1. Tartaric acid doesn't break sugar (sucrose) into glucose. It breaks sucrose into glucose AND fructose. Sucrose is a binary sugar.

  2. If you stack the Ritz crackers in the crust in layers it will look like sliced apples when you cut into it. I have had friends think I was trying to pull a fast one and fool them, so convinced they are eating a slice of apple pie. It looks and tastes like apple pie.

  3. I never thought of rolling pie crust between waxpaper. You are a genius! My grandchildren and I will forever be in your debt.

    Edited to add: My favorite pie is a hot peach pie with vanilla icecream.

  4. In Australia, my grandmother's family used a fruit/vegetable (?) called a Choko as they grew like a weed on vines on people's fences. Apparently they have an apple like texture.

  5. I don't think this was recipe used by my great grand parents in the depression era. The relatives on my dad's side did more corn based deserts, and the relatives on my mother's side worked in apple orchards and had access to waste apples that other folks didn't. However, I do remember my grandmother talking about making mock pecan pies from oatmeal. Pecans weren't as readily available where they lived, as they were in the Southern United States.

  6. What amazes me is that you'd have no apples, but you would have a lemon. Growing up poor we always had plenty of apples, because we lived on an old farm with a 70 year old overgrown orchard….

  7. I've made this pie! lol Low funds makes you get creative. I used saltines instead. Also replaced saltines with lasagna noodles for lasagna. And I actually love my lasagne w crackers versus noodles now, lol.

  8. Mock apple pie as in Make fun of Apple Pie.
    Well, that wouldn’t be the case as it’s a Hard Times dessert.
    Some people are hating on the pie saying that it’s basically a carb replacing a fruit.

  9. the idea of so much flour and dough is a little strange. in order to counter that i would probably add more lemon juice. this could also be the basis for a good cheese and raisin pie.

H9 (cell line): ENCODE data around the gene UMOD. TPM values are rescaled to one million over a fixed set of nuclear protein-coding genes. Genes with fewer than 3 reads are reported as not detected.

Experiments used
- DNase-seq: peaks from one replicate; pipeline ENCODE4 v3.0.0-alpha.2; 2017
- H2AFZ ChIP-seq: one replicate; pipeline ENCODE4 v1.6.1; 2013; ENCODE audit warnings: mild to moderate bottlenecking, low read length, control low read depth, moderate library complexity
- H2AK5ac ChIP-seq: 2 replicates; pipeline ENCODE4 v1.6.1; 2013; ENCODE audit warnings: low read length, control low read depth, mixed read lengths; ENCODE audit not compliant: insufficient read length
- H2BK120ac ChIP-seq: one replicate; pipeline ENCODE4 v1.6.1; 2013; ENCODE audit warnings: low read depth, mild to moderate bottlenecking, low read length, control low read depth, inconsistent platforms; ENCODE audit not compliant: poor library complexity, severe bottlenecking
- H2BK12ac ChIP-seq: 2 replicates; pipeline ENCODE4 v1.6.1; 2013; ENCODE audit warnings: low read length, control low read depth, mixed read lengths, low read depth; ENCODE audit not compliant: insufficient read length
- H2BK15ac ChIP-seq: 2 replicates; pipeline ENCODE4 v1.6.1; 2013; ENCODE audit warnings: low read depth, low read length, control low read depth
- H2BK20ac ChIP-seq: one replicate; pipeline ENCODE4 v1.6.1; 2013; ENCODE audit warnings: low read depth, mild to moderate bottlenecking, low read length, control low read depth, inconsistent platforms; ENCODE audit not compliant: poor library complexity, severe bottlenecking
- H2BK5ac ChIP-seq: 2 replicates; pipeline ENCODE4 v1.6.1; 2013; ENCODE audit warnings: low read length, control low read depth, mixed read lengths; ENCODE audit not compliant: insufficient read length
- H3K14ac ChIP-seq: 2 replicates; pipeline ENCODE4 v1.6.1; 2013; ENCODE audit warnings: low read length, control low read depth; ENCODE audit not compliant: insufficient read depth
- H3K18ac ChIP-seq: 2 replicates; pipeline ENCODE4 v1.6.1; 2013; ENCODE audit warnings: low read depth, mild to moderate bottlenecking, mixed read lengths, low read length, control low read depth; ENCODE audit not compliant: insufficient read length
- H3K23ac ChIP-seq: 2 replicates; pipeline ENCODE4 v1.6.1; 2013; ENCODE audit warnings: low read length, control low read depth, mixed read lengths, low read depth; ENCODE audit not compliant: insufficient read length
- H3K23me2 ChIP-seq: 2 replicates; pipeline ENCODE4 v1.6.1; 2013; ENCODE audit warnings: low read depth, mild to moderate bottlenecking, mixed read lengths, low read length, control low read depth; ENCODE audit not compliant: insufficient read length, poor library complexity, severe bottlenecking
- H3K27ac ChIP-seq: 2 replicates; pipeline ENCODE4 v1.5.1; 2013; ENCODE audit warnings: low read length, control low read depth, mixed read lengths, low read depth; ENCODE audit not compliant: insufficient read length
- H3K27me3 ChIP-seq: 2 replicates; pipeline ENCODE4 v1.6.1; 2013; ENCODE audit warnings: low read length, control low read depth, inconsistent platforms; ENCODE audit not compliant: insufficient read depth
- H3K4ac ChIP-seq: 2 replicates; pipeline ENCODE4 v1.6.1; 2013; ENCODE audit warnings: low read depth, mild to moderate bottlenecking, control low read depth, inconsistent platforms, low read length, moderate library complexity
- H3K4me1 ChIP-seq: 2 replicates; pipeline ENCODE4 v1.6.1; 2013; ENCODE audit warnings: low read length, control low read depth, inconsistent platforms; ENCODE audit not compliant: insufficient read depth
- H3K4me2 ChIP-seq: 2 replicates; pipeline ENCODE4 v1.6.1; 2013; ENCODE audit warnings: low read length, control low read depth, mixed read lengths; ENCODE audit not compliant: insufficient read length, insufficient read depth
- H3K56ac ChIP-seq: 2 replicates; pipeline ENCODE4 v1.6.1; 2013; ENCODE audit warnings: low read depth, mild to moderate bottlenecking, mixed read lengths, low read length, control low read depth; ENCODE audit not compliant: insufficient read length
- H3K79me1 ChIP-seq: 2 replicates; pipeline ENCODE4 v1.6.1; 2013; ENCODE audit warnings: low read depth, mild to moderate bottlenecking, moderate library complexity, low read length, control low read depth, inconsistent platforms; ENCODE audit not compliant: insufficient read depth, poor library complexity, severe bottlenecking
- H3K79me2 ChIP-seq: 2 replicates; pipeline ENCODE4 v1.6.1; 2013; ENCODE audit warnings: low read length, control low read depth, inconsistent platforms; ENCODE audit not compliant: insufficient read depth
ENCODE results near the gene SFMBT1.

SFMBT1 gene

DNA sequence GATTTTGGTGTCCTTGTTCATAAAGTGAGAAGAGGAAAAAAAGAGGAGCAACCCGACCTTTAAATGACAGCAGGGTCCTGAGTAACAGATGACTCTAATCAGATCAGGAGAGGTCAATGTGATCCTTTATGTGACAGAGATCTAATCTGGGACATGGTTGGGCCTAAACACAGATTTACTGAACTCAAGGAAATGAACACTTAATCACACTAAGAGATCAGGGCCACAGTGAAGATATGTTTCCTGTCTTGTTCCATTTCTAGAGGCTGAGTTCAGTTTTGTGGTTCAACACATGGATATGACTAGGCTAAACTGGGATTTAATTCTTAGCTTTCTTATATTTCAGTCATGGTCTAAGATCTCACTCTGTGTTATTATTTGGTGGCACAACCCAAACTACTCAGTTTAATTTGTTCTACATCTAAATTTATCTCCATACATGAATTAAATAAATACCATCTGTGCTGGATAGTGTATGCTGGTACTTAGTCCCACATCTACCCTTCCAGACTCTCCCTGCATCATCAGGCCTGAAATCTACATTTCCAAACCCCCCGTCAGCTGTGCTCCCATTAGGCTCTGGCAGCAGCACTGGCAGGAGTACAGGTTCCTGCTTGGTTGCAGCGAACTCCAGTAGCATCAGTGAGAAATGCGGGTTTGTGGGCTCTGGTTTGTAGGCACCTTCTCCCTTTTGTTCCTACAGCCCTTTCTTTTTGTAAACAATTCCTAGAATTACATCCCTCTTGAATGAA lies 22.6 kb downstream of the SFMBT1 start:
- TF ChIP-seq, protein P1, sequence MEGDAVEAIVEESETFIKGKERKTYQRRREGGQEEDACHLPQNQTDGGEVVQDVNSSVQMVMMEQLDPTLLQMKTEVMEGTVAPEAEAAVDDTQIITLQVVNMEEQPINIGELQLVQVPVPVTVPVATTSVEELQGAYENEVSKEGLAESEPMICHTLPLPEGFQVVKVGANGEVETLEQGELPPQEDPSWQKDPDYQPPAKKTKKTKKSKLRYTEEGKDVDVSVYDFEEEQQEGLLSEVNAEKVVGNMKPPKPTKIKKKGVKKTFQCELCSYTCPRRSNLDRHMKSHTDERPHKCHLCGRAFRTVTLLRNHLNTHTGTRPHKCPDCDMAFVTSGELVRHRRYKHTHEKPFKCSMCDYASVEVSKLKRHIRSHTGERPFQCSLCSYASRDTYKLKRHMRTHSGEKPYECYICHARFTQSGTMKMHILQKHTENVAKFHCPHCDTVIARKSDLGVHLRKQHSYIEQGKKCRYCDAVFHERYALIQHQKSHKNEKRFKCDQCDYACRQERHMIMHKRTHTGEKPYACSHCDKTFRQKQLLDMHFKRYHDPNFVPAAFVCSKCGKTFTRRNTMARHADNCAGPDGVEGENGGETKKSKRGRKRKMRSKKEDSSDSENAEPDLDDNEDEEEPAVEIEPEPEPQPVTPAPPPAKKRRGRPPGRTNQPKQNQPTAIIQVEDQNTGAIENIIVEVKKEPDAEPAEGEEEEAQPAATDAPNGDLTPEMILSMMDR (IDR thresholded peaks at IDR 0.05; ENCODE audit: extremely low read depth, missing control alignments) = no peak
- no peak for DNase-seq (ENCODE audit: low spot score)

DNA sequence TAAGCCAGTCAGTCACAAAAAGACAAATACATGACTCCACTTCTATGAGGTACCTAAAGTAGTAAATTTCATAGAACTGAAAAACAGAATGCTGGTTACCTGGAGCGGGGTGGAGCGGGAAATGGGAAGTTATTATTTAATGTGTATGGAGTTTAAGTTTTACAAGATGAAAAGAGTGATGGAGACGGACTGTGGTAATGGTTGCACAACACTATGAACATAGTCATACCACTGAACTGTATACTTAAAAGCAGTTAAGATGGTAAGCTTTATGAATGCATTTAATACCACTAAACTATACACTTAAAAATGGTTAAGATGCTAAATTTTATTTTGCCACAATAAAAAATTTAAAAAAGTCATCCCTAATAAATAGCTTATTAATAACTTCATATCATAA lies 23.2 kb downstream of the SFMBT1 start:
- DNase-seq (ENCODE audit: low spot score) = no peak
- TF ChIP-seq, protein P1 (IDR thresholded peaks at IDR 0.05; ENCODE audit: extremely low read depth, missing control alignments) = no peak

10. Hi there, I really like your recipes …however in the times in which we live, why promote non-food? Solutions not problems, please!

  11. I like the cooling for some reason, lot of it in shortcrust, first you make it, then you cool, it then you spread it, then you cool it, then you bake it then you cool, it then you bake it again and cool it ^^

  12. Don't crush the crackers, just break them into quarters, keeping the crumbs that are a result of the breaking, this will add more texture to the filling. I also use Apple Pie Spice instead of just cinnamon, this enhances the flavor. I also found that using about 20% less of the syrup improves the texture.

  13. Just cinnamon and sugar is a recipe for applesauce, imo. Needs nutmeg, allspice, cardamom. I wonder if you could "season" the filling with the missing spices and get a more apple pie flavor?

  14. I grew up seeing adverts for Ritz mock apple pie, but never, until now, understanding the physics of it. Now I totally understand the why and the wherefor. Thank you!

  15. This reminds me of when my great grandmother would tell us about the Great Depression and what they ate and their day to day lives. And her pies. The best pies in town hands down. Probably the state too. No recipe but always perfect. I miss her.

  16. Bizzare that it actually looks like apple sauce and that you said "it tasted WOW". However is thes Hard times from a parallel universe where sugar and ritz crackers are actually cheaper than apples. Methinks it was a recepie form the depression era. However form someone who worked for Ritz and stole them every day.